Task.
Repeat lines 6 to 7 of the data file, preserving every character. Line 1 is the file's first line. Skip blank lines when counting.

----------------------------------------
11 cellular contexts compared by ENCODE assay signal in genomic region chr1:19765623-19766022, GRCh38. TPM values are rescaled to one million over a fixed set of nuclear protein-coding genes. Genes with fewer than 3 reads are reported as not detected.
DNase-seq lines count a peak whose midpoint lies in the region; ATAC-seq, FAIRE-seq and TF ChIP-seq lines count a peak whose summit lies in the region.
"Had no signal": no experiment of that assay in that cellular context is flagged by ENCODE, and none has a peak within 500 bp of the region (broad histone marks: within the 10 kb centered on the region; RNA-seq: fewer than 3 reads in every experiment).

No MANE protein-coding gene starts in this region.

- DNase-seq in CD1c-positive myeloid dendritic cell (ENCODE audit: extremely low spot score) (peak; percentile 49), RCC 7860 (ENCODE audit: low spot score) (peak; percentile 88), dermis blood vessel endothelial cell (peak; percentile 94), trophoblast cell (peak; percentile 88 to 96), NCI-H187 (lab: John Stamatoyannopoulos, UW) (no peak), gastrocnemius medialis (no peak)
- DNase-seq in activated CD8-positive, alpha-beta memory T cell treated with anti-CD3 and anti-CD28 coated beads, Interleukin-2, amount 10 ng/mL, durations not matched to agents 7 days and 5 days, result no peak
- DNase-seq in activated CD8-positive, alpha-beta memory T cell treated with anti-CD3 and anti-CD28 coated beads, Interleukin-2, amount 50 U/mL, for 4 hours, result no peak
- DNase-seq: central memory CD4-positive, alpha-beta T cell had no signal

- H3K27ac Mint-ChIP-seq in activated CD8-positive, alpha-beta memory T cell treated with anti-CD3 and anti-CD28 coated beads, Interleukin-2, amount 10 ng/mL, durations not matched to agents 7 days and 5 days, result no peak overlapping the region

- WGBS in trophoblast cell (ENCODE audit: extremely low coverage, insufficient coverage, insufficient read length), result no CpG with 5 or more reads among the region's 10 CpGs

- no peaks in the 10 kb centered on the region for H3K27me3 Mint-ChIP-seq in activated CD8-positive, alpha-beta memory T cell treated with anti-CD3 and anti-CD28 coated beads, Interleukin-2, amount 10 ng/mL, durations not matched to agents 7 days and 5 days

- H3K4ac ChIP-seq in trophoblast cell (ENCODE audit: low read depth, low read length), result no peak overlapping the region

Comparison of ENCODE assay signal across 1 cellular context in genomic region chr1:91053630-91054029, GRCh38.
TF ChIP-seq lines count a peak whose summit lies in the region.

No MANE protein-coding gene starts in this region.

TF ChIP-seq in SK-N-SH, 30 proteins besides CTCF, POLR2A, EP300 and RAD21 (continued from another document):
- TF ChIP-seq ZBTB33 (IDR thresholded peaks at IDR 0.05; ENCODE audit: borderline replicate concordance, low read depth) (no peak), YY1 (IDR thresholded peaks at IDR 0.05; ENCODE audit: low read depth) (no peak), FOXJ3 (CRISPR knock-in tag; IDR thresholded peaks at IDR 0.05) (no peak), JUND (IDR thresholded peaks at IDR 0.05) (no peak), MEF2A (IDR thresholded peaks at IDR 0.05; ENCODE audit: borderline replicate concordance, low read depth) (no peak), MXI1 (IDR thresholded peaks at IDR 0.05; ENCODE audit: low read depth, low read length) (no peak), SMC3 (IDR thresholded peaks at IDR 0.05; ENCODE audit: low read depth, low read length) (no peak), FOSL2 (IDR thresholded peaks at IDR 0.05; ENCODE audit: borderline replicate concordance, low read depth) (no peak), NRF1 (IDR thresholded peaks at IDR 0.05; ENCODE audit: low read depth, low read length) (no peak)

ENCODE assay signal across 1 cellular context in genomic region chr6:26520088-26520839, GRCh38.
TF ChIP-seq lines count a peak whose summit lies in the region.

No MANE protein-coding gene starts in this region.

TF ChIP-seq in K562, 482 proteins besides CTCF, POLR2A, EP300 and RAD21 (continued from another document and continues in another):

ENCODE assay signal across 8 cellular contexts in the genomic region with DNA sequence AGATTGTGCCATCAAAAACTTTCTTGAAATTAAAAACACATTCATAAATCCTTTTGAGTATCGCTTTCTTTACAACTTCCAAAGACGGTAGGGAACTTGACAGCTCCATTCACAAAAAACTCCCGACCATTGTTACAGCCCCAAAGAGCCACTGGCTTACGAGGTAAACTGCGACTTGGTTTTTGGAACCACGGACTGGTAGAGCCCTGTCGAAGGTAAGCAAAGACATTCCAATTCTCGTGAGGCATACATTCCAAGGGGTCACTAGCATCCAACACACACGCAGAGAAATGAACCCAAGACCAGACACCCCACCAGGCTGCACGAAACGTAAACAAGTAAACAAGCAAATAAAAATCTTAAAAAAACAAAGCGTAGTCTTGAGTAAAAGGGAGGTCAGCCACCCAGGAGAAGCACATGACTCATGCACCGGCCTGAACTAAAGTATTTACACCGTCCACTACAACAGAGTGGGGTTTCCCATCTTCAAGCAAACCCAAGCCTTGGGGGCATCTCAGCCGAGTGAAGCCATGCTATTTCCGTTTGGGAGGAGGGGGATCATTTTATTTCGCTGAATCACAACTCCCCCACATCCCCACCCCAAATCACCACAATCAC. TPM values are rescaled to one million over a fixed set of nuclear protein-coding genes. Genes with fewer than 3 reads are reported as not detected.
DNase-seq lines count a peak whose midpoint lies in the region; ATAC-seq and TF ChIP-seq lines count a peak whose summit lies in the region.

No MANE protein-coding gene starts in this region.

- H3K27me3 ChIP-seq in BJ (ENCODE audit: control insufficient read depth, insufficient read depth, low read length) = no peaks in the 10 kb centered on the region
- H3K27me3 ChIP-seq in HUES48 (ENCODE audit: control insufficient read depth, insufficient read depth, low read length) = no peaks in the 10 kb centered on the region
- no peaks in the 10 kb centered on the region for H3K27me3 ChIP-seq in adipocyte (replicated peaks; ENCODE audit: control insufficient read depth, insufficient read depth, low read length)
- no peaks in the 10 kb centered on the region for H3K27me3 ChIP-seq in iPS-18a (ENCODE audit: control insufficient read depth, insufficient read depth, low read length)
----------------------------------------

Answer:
- DNase-seq in activated CD8-positive, alpha-beta memory T cell treated with anti-CD3 and anti-CD28 coated beads, Interleukin-2, amount 10 ng/mL, durations not matched to agents 7 days and 5 days, result no peak
- DNase-seq in activated CD8-positive, alpha-beta memory T cell treated with anti-CD3 and anti-CD28 coated beads, Interleukin-2, amount 50 U/mL, for 4 hours, result no peak